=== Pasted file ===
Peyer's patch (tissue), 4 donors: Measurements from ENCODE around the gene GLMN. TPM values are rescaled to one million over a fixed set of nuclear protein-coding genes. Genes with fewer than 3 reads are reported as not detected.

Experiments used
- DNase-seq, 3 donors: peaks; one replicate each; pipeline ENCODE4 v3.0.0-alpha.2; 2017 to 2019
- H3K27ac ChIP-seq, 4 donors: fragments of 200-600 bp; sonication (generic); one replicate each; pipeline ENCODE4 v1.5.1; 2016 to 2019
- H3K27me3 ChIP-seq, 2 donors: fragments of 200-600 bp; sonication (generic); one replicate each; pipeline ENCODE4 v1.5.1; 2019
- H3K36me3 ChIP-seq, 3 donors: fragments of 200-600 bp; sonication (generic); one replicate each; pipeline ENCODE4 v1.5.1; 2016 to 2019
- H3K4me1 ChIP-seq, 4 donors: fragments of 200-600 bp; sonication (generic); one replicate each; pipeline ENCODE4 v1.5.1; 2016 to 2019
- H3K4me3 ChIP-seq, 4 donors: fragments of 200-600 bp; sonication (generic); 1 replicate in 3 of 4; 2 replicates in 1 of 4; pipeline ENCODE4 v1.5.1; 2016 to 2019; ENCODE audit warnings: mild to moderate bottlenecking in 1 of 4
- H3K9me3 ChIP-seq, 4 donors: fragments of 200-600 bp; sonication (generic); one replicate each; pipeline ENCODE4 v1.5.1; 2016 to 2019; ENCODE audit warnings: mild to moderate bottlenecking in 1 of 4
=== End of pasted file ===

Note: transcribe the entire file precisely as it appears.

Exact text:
Peyer's patch (tissue), 4 donors: Measurements from ENCODE around the gene GLMN. TPM values are rescaled to one million over a fixed set of nuclear protein-coding genes. Genes with fewer than 3 reads are reported as not detected.

Experiments used
- DNase-seq, 3 donors: peaks; one replicate each; pipeline ENCODE4 v3.0.0-alpha.2; 2017 to 2019
- H3K27ac ChIP-seq, 4 donors: fragments of 200-600 bp; sonication (generic); one replicate each; pipeline ENCODE4 v1.5.1; 2016 to 2019
- H3K27me3 ChIP-seq, 2 donors: fragments of 200-600 bp; sonication (generic); one replicate each; pipeline ENCODE4 v1.5.1; 2019
- H3K36me3 ChIP-seq, 3 donors: fragments of 200-600 bp; sonication (generic); one replicate each; pipeline ENCODE4 v1.5.1; 2016 to 2019
- H3K4me1 ChIP-seq, 4 donors: fragments of 200-600 bp; sonication (generic); one replicate each; pipeline ENCODE4 v1.5.1; 2016 to 2019
- H3K4me3 ChIP-seq, 4 donors: fragments of 200-600 bp; sonication (generic); 1 replicate in 3 of 4; 2 replicates in 1 of 4; pipeline ENCODE4 v1.5.1; 2016 to 2019; ENCODE audit warnings: mild to moderate bottlenecking in 1 of 4
- H3K9me3 ChIP-seq, 4 donors: fragments of 200-600 bp; sonication (generic); one replicate each; pipeline ENCODE4 v1.5.1; 2016 to 2019; ENCODE audit warnings: mild to moderate bottlenecking in 1 of 4